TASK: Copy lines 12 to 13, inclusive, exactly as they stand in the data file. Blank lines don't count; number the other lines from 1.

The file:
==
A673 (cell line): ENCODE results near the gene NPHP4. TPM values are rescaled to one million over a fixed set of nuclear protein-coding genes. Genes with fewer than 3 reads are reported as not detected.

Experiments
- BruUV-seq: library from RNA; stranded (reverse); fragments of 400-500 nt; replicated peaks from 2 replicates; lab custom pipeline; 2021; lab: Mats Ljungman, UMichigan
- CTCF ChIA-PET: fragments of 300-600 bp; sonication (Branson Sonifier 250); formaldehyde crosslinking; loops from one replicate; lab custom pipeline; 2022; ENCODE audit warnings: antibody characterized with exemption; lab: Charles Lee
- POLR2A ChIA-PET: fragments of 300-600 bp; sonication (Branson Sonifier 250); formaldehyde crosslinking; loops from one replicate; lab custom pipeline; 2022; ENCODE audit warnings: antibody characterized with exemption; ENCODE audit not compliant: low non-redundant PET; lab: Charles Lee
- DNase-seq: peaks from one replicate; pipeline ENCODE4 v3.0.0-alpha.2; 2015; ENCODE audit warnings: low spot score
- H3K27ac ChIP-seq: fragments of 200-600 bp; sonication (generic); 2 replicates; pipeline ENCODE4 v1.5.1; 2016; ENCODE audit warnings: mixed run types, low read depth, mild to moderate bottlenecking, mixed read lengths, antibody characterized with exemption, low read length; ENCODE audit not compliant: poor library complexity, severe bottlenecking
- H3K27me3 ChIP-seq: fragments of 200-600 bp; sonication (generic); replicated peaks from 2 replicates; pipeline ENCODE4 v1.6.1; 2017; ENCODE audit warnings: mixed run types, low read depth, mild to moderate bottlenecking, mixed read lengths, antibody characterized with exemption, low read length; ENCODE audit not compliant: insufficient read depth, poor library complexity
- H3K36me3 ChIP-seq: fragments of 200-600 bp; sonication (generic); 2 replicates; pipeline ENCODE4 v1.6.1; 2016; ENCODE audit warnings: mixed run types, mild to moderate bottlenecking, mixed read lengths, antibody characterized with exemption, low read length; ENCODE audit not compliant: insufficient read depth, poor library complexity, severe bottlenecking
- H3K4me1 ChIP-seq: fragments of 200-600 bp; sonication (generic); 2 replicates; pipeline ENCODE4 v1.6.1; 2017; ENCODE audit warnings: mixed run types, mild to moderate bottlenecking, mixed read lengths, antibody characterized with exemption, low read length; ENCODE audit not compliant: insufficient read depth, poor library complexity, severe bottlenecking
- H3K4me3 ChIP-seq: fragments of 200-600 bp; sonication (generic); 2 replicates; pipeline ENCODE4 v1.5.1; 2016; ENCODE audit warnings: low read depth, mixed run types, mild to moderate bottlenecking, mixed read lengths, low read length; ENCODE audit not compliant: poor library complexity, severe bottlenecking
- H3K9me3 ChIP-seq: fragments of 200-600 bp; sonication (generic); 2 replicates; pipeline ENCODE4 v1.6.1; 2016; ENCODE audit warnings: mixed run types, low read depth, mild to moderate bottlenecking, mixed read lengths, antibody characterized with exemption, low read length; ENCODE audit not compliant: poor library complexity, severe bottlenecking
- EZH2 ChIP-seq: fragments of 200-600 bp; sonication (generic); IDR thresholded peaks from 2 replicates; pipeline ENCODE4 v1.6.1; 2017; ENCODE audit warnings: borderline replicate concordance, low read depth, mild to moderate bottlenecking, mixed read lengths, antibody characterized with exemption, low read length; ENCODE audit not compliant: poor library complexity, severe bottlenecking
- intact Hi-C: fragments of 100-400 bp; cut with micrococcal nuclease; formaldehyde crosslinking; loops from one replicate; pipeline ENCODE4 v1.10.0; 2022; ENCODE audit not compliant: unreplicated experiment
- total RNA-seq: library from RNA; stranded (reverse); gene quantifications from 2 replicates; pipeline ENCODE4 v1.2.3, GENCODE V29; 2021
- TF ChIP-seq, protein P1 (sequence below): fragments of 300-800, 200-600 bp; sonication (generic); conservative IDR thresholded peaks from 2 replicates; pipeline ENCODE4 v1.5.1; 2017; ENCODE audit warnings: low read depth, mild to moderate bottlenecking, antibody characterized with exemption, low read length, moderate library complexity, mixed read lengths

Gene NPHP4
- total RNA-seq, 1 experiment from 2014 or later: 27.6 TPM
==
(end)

- H3K9me3 ChIP-seq: fragments of 200-600 bp; sonication (generic); 2 replicates; pipeline ENCODE4 v1.6.1; 2016; ENCODE audit warnings: mixed run types, low read depth, mild to moderate bottlenecking, mixed read lengths, antibody characterized with exemption, low read length; ENCODE audit not compliant: poor library complexity, severe bottlenecking
- EZH2 ChIP-seq: fragments of 200-600 bp; sonication (generic); IDR thresholded peaks from 2 replicates; pipeline ENCODE4 v1.6.1; 2017; ENCODE audit warnings: borderline replicate concordance, low read depth, mild to moderate bottlenecking, mixed read lengths, antibody characterized with exemption, low read length; ENCODE audit not compliant: poor library complexity, severe bottlenecking